Wednesday, March 27, 2013

Social media: Learning, conversational platforms

Environmental Forum weekly column published in The Equity, Shawville, Québec


Last week’s column (discussing a YouTube video on industrial farming in China) interested many readers. Now I’m continuing the social media theme –introducing the Ottawa Field Naturalist Club and their Facebook page as an example of how Facebook can attract members, inform the public (regardless of membership), and promote learning plus deep conversation about the environment.
I know many of you are interested not only in birds, but other wildlife and habitats we enjoy, locally. I also know my readers are fascinated in pursuing conversations about the environment, wildlife, politics… and other issues. I am also introducing OFNC as an example of social media at its best.

A note on social media

Facebook is only one “platform” of social media. Twitter, YouTube, LinkedIn, Pinterest are more examples of some other arenas which allow people from all over the world to share interests, ideas, and techniques (gardening, art, etc.). And, to debate ideas, too. In other words, Facebook, Twitter, and these other platforms go way beyond the mere “sharing” of “information” such as someone “posting” (typing in a message) to say they’ve had a cup of coffee. Who cares? Not me. (Happily, that sort of trivia seems to be declining. Good.) However, show me a sharing universe where I can learn, contribute (i.e. share) ideas, announce events – and I am “all over it” – that is, keenly interested. Now, we can’t be all hung up on “being correct or right” about our contributions to Facebook and other platforms. None of us can know everything – this goes without saying, and yet some people are constipated by a need to “be right about everything.” Throw that thought away! Instead, hover around, see and read what’s happening in Facebook, and then? Jump into the discussion. Again, this is why Facebook is called “social media” – because when we enter Facebook, we are participating in a real conversation. Think of Facebook as having a “chat” with people. Contribute courteously. Be willing to adapt and to keep an open mind – just as we do with conversation among friends, family, colleagues. If you, like me, are “born curious,” then social media is compelling.

Webpage vs. Facebook

Think of a website as being a primarily static introduction to a person or organization. However, websites can and do link visitors to other organizations or people, via a list of website or other social media addresses. In this way, a website serves as a portal (door) to other ideas, people and events. Facebook is different because it is a social media platform which encourages active discussion. People post comments, photographs, ask questions – and others answer questions, make other comments (including debating an idea). People may include a link to a website, YouTube video, or other platform. This is why people like me enjoy Facebook. It promotes worthwhile, sometimes deep discussion. I think Facebook permits democratic sharing of sometimes “radical” ideas (ideas that are “outside the box”) which traditional media all too often fail to represent. As well, because the audience is literally anyone with an internet connection, social media “conversations” can be among a world-wide audience. The reach is phenomenal. Read: social media is powerful. This is why politicians everywhere are falling over themselves to have Facebook, Twitter and other social media platforms, including blogs. It’s not only to “be cool” and contemporary; it is to be relevant in today’s world. All of which segues neatly into an example of a local National Capital Region, volunteer-driven organization that’s using their webpage and Facebook very well.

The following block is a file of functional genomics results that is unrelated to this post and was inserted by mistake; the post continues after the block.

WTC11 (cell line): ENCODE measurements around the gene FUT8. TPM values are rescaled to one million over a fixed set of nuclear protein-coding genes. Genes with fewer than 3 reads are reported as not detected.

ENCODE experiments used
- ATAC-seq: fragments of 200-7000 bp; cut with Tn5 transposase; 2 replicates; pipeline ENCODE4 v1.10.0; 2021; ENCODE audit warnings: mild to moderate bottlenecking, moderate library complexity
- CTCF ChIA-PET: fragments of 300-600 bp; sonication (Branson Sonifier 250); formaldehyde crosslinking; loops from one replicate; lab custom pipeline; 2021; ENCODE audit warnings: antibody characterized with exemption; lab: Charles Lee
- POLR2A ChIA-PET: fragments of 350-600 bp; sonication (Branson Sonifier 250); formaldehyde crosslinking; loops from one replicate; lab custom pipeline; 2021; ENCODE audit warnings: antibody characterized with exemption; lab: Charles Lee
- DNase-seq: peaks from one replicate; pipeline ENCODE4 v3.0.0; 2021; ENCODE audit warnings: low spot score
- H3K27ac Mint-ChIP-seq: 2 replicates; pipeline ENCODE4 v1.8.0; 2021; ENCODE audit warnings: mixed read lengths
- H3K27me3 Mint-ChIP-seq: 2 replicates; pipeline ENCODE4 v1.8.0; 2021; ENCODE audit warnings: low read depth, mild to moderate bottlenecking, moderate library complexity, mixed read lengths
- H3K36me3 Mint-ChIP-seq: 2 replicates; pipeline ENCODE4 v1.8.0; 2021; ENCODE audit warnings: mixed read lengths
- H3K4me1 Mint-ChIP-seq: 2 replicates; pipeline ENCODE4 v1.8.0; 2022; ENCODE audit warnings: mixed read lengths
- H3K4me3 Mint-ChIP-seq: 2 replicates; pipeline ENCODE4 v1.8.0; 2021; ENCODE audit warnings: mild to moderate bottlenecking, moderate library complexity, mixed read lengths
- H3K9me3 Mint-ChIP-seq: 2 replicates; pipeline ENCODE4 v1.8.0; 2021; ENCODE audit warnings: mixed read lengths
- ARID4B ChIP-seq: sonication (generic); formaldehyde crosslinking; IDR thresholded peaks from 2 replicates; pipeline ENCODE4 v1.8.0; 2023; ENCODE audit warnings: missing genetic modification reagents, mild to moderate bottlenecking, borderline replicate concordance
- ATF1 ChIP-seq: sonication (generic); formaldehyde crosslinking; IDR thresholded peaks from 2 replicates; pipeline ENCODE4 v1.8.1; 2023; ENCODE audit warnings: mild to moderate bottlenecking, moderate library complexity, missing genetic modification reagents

Ottawa Field Naturalist Club

I’ve been a member of this, the oldest natural history club in Canada, for years. Founded in 1879, the OFNC’s objectives are: “to promote the appreciation, preservation, and conservation of Canada’s natural heritage; to encourage investigation, publish the results of research in all fields of natural history, and diffuse the information as widely as possible; and to support and cooperate with organizations engaged in preserving, maintaining or restoring environments of high quality for living things.” The club’s website ( announces coming events. Sometimes, non-members can join these, but understandably, members have first pick. If you enjoy learning about salamanders, lichens, owls – or understanding different habitats in our area, such as alvars – consider joining. The club’s Facebook page fascinates me because it not only presents reminders about meetings, it serves as a discussion board, in a manner which truly demonstrates the best aspects of social media.

OFNC & Facebook

Do you think people should feed wild birds? Whether you are pro or con, this issue is being actively debated on OFNC’s Facebook page. Are you interested in planting a wildlife garden (learning about plants which attract butterflies or birds)? What about emerald ash borer beetles, and discovering how the pest is advancing into the National Capital Region – and threatening Pontiac ash trees? What about the plight of monarch butterflies, whose populations this year are reportedly at a record low in Mexico? All these issues and more are being introduced, discussed – and yes, courteously debated.

Pontiac websites, Facebook, blogs

Many Pontiacers use social media. Visit these Pontiac sites: Blog: Action Pontiac). Website (and Facebook) Pontiac Artists’ Association ( Event: EcoExpo Pontiac). Shawville Portal. Don’t see your social media page represented here? Go to The Equity’s Facebook page. “Like” this Facebook page, add your comments to this social media platform… Start your Pontiac discussion!

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